Following the closure of her salons in the war years, in 1954 Coco Chanel staged a comeback. On February 5 she presented a collection which contained a whole range of ideas that would be adopted and copied by women all over the world: her famous little braided suit with gold chains, shiny costume jewelry, silk blouses in colors that matched the suit linings, sleek tweeds, monogrammed buttons, flat black silk bows, boaters, quilted bags on chains, and evening dresses and furs that were marvels of simplicity.
Despite being a high fashion designer, American born Mainbocher also designed military and civilian service uniforms. In 1952, he redesigned the Women Marines service uniform combining femininity with functionality. Previous redesigns include uniforms for the WAVES (Women Accepted for Volunteer Emergency Service) in 1942, and uniform designs for the Girl Scouts of America and the American Red Cross in 1948.
Certain London manufacturers ushered in a revival of Edwardian elegance in men's fashion, adopting a tight-fitting retro style that was intended to appeal to traditionalists. This look, originally aimed at the respectable young man about town, was translated into popular fashion as the Teddy boy style. The Italian look, popularized by Caraceni, Brioni, and Cifonelli, was taken up by an entire generation of elegant young lovers, on both sides of the Atlantic.
Quantitatively speaking, a costume worn by an actress in a Hollywood movie would have a much bigger audience than the photograph of a dress designed by a couturier illustrated in a magazine read by no more than a few thousand people. Without even trying to keep track of all the Paris styles, its costume designers focused on their own version of classicism, which was meant to be timeless, flattering, and photogenic. Using apparently luxurious materials, such as sequins, chiffon, and fur, the clothes were very simply cut, often including some memorable detail, such as a low-cut back to a dress which was only revealed when the actress turned her back from the camera or some particularly stunning accessory. The most influential and respected designers of Hollywood from the 1930s to the 1950s were Edith Head, Orry-Kelly, William Travilla, Jean Louis, Travis Banton, and Gilbert Adrian.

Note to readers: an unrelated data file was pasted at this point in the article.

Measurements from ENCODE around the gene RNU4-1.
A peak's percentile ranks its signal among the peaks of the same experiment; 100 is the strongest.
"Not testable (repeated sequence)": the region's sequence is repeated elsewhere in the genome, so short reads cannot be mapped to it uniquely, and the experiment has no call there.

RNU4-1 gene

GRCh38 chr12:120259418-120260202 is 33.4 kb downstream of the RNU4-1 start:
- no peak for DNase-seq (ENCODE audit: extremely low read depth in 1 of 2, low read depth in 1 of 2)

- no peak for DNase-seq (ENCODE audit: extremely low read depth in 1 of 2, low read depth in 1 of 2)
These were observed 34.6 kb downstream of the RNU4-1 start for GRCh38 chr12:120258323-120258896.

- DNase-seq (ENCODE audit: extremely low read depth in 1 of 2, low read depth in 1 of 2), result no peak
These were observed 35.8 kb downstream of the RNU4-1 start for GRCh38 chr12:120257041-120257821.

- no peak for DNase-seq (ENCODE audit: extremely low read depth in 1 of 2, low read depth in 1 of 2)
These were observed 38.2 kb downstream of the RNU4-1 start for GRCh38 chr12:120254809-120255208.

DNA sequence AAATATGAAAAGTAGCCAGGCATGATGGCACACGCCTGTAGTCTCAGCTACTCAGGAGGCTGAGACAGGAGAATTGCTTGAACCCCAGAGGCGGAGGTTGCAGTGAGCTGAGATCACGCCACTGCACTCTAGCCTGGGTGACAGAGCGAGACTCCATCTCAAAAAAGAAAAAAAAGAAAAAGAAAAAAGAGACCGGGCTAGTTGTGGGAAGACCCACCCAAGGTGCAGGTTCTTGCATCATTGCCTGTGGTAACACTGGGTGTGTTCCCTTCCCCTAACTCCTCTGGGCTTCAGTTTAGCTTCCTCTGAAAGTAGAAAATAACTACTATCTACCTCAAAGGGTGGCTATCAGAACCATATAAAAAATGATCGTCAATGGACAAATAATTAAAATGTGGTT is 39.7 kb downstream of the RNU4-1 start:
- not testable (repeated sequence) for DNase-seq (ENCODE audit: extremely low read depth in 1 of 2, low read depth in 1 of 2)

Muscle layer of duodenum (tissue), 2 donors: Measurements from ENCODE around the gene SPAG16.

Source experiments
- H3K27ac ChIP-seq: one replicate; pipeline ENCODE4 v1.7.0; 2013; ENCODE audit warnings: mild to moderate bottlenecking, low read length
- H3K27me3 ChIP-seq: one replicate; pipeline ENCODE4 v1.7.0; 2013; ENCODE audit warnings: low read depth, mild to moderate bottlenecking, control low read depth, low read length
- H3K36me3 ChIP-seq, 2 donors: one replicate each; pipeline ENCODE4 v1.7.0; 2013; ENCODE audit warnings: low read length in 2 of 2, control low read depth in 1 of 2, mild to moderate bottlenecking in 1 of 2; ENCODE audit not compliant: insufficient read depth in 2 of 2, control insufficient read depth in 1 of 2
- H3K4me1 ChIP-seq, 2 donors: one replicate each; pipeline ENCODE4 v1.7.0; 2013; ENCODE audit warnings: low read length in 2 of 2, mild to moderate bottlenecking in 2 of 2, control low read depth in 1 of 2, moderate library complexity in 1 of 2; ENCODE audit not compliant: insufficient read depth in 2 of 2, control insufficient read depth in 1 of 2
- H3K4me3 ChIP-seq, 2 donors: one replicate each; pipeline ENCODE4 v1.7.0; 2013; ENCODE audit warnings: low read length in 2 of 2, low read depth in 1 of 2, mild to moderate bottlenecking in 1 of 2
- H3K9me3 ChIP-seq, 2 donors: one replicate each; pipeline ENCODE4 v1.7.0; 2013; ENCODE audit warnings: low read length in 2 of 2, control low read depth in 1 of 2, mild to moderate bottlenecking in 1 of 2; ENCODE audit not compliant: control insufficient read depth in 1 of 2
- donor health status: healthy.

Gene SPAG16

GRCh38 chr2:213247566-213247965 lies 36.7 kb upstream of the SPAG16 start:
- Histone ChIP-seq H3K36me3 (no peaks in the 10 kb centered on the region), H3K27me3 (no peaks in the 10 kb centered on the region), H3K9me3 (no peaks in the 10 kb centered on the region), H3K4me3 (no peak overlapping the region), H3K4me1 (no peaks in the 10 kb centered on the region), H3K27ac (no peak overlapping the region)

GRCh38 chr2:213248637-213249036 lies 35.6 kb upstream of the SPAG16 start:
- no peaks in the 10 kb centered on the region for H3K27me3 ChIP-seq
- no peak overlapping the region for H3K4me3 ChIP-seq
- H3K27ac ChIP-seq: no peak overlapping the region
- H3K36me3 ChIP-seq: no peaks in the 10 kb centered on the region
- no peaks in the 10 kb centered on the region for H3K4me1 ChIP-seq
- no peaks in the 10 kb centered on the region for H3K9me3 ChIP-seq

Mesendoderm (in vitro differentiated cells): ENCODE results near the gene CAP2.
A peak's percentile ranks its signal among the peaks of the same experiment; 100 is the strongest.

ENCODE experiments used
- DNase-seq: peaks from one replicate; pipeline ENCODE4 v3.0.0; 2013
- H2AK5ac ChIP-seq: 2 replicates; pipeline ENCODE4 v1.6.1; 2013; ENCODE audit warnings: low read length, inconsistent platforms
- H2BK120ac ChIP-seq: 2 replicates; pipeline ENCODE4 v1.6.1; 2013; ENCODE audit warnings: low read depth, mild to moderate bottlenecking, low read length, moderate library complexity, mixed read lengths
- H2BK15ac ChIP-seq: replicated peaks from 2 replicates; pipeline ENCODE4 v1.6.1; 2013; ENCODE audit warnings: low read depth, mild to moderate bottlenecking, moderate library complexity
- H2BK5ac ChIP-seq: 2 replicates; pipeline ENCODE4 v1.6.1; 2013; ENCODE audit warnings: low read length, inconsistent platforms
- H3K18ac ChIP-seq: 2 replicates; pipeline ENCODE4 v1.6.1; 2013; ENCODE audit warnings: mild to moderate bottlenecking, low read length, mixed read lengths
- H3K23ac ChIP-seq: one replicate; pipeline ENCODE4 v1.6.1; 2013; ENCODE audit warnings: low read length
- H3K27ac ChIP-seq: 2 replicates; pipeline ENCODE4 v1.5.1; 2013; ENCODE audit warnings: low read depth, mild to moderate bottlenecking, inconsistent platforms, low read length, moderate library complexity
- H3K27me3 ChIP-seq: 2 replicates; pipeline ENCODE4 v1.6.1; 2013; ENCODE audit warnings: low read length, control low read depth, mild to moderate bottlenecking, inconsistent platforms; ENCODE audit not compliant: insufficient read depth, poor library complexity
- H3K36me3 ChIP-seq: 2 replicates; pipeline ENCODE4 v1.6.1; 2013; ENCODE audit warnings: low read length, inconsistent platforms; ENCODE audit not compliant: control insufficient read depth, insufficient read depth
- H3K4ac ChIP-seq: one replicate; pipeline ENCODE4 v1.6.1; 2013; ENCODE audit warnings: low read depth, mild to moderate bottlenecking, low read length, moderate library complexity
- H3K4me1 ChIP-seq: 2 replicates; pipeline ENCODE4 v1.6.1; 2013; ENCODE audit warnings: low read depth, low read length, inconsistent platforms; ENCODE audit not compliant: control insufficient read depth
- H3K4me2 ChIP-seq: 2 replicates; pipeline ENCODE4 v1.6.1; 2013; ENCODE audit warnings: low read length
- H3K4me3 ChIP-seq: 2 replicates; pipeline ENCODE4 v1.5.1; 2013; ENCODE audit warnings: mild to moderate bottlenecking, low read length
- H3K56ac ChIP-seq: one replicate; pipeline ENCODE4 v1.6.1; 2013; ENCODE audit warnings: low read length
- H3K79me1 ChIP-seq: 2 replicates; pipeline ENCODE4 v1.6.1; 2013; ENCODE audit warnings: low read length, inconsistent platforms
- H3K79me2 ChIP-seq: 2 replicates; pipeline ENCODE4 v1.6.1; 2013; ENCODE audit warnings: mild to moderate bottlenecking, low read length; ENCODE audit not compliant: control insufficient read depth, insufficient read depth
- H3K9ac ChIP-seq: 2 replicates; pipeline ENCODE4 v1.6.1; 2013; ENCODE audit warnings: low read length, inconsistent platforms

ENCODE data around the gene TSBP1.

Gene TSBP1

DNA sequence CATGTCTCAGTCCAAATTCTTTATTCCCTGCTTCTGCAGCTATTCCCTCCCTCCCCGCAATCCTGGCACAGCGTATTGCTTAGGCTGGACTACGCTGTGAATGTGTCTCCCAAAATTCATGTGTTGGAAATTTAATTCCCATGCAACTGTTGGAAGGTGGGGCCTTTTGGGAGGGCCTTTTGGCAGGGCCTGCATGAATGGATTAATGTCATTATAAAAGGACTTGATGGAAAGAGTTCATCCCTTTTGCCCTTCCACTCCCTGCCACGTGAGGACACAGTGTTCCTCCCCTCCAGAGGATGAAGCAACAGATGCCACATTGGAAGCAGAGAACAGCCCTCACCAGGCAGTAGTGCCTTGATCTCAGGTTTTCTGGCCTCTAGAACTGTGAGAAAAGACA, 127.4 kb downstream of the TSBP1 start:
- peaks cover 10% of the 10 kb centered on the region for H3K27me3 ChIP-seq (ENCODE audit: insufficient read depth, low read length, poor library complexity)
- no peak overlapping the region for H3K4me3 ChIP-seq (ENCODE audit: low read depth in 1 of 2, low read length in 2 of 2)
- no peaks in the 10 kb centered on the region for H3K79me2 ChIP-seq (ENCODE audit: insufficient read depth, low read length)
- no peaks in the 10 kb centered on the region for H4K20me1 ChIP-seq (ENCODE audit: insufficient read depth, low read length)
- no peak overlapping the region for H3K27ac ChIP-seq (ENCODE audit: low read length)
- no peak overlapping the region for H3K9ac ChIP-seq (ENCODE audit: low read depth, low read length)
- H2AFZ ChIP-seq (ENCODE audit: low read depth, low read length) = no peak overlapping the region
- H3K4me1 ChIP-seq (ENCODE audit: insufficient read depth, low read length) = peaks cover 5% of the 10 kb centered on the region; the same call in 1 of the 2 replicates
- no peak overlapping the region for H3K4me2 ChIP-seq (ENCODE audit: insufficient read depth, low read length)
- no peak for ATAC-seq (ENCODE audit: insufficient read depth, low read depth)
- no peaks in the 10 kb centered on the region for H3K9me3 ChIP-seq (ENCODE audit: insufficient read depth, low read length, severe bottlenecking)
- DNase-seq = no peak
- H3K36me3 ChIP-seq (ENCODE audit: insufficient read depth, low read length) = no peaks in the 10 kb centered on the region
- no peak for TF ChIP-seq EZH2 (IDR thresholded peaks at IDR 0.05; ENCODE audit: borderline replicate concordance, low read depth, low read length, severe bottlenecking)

Teenage fashion
By the end of the decade mass-manufactured, off-the-peg clothing had become much more popular than in the past, granting the general public unprecedented access to fashionable styles.
In the 1960s, pop culture was more focused on teenagers and their interests, including rock n roll. Youth fashions influenced the fashion industry. In the UK, the Teddy boy became both a style icon and an anti-authoritarian figures, whilst in North America, greasers had a similar social position. Previously, teenagers dressed similarly to their parents, but now a rebellious and different youth style was being developed. Rock and Roll gave people the freedom to dress with more individuality. This was particularly noticeable in the overtly sexual nature of their dress. Some young men wore tight trousers, leather jackets, and tee shirts; these men often grew their hair out and, with pomade or other hair treatments, coiffed their hair into pompadours. Men's hair fashion favored the wet look, achieved by the use of products such as Brylcreem. Young women and older teenage girls usually wore their hair cut short and upswept from the forehead in imitation of their favourite film stars, while the younger teens tied their hair back in a ponytail and wore a short fringe (bangs). The beehive was also very popular from 1958 until the mid-1960s.